Trump says Obamacare should be repealed even if it's not replaced with anything

Senators from different wings of the Republican party disagree with key parts of the Obamacare repeal and replacement bill 

Alexandra Wilts
Washington DC
Friday 30 June 2017 14:44
Activists march around the US Capitol to protest the Senate Republicans' health care bill
Activists march around the US Capitol to protest the Senate Republicans' health care bill

Donald Trump is calling for Senate Republicans to repeal Obamacare – even if they have no bill to replace it with.

A proposal to repeal and replace Obamacare, officially known as the Affordable Care Act, has struggled in the Senate, with senators from different wings of the Republican party disagreeing on key aspects of the plan.

Moderate senators worry that millions of people would lose their insurance following cuts to Medicaid – a healthcare programme for the poor – while conservatives assert that the bill does not do enough to erase Democratic former President Barack Obama's signature domestic legislation.

The senators’ efforts were complicated on Thursday when the nonpartisan Congressional Budget Office reported that the Senate proposal would cut spending on government Medicaid by 35 per cent come 2036.

“If Republican Senators are unable to pass what they are working on now, they should immediately REPEAL, and then REPLACE at a later date!” Mr Trump wrote on Twitter.

Republican Senator Ben Sasse, who said this week that he was not satisfied with the Senate healthcare measure, appeared to welcome Mr Trump’s suggestion.

“Sounds great, Pres. @realDonaldTrump,” Mr Sasse wrote in a response on Twitter. “We are agreed. We need to break the logjam.”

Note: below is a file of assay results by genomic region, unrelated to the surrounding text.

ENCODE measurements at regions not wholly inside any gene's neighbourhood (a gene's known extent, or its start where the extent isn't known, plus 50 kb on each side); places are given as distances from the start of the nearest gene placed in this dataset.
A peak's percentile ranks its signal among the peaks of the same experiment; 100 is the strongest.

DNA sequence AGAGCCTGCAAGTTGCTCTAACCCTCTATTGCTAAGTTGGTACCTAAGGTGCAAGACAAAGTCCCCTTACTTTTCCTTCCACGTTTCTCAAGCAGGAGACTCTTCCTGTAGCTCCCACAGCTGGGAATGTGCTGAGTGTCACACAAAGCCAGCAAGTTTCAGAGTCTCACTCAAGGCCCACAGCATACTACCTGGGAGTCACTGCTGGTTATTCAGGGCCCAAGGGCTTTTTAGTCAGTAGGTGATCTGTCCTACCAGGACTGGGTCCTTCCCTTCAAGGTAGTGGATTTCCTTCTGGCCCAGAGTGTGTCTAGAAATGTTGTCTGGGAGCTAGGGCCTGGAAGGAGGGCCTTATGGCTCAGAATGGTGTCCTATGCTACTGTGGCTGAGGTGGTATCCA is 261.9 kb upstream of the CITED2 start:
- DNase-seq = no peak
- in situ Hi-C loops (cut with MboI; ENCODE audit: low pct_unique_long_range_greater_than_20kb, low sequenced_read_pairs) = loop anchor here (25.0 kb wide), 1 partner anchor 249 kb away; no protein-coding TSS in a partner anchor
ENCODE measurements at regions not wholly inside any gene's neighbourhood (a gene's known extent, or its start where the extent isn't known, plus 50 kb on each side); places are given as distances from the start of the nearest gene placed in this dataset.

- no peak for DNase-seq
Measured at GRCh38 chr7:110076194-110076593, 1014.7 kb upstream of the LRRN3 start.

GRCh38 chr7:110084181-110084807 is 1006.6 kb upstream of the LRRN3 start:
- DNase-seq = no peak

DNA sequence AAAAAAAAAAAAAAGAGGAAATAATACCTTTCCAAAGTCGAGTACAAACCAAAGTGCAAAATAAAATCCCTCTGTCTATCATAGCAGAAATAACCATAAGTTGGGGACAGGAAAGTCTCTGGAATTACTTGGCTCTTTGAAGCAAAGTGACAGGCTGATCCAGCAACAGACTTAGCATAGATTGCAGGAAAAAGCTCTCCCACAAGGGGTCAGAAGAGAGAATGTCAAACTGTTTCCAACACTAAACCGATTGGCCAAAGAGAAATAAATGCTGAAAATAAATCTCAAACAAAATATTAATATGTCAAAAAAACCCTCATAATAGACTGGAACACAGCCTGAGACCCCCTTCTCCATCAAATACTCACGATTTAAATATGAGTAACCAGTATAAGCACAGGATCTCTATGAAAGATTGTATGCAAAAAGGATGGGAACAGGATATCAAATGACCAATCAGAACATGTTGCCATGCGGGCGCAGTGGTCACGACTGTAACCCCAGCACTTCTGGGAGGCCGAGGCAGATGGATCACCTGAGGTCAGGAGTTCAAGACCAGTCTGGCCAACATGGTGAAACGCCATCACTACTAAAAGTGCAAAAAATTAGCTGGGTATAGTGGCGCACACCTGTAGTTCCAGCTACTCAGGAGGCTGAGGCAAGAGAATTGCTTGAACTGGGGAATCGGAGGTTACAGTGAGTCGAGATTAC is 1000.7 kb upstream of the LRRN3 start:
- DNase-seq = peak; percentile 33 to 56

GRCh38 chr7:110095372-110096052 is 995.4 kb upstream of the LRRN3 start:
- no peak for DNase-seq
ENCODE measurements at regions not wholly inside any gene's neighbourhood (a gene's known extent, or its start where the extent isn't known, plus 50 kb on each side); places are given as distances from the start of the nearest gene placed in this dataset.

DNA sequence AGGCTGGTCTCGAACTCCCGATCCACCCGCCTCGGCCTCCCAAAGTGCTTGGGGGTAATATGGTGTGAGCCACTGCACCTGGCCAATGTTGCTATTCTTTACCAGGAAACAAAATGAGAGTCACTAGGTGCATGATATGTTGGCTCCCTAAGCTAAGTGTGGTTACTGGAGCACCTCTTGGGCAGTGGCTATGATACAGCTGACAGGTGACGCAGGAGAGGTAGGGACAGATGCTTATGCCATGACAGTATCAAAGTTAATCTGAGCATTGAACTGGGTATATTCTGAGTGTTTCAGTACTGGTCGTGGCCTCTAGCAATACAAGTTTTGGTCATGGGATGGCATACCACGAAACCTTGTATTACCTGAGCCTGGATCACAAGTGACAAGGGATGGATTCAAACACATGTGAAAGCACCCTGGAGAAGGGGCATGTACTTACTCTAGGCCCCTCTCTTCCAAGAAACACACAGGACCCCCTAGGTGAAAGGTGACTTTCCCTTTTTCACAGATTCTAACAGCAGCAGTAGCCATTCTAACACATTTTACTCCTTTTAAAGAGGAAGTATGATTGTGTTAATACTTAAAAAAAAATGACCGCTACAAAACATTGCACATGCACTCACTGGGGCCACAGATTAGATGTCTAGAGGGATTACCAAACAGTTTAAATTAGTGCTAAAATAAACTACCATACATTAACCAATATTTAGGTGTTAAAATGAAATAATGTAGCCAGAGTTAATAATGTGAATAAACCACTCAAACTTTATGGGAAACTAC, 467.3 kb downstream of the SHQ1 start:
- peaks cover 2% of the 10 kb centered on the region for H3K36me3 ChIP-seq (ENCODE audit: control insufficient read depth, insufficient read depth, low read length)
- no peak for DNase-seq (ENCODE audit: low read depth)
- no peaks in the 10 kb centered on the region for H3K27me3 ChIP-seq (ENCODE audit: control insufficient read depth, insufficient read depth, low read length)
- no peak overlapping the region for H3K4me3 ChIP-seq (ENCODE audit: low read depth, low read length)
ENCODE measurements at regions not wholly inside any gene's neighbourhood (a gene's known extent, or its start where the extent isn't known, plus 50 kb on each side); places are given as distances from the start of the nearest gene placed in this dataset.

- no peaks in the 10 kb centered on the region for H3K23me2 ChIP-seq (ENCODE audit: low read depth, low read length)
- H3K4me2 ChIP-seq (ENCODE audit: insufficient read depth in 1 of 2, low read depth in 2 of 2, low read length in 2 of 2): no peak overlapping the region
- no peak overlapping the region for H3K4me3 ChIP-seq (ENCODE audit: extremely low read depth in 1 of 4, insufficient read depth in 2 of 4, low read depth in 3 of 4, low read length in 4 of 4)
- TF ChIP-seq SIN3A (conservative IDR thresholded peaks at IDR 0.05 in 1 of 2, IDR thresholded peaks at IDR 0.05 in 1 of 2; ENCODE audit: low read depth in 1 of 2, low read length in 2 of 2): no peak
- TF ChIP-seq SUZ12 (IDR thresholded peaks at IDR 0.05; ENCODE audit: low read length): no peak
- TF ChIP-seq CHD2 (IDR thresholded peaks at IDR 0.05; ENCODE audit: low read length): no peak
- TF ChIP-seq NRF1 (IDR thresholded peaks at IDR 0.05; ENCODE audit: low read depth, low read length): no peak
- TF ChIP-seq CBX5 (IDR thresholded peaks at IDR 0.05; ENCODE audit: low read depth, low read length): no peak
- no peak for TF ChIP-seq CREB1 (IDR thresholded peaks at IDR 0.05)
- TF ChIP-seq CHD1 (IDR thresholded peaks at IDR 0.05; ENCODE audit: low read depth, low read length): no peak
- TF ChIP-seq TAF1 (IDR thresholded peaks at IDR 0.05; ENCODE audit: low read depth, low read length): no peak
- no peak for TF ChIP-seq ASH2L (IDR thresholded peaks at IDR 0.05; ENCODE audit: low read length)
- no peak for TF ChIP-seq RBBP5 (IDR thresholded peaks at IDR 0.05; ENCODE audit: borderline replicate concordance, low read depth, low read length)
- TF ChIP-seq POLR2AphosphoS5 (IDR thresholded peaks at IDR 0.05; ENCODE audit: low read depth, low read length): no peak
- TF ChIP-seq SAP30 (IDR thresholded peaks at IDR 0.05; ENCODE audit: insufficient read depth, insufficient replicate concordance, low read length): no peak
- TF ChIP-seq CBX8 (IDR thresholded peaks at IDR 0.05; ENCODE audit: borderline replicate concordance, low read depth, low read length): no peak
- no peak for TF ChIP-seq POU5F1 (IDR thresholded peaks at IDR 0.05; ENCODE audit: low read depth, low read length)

However, the prospect of not having an alternative to Obamacare in place has raised concerns that insurance markets would collapse and people not insured under the ACA would be left with few or no options for coverage, hitting the poor particularly hard.

Senator Rand Paul, a leading voice on the conservative wing, wants to ditch more parts of Obamacare and supports splitting the Senate healthcare bill into two – one for repeal and one for spending.

“You can repeal the taxes, you can repeal some of the regulations – I prefer all of them – and you can also do some Medicaid reform. That could be in a repeal bill, and it will be a much narrower and much cleaner repeal,” he told MSNBC.

Asked about that option, White House adviser Kellyanne Conway said, “That's a very strong possible alternative strategy.”

She told Fox News that the White House was confident healthcare reform can get done this summer, followed by tax reform.

Mr Trump’s proposal for the Senate to just repeal Obamacare comes after he told reporters earlier this week that “healthcare is working along very well...we're gonna have a big surprise. We have a great healthcare package.”

The President also told Republican senators during a meeting at the White House that “this will be great if we get it done.”

But appearing to recognise the opposition the healthcare bill faces, he added: “And if we don't get it done, it's just going to be something that we're not going to like. And that's okay, and I understand that very well.”

With a majority of 52 senators, Senate Majority Leader Mitch McConnell can only afford two defections on the bill and still be able to pass it. No Democrats are expected to vote in favour of the legislation.

Mr McConnell is trying to send a revised version of their healthcare bill to the Congressional Budget Office so that the nonpartisan group can measure the legislation’s impact on coverage levels and federal spending by the time senators return to Washington DC in mid-July.

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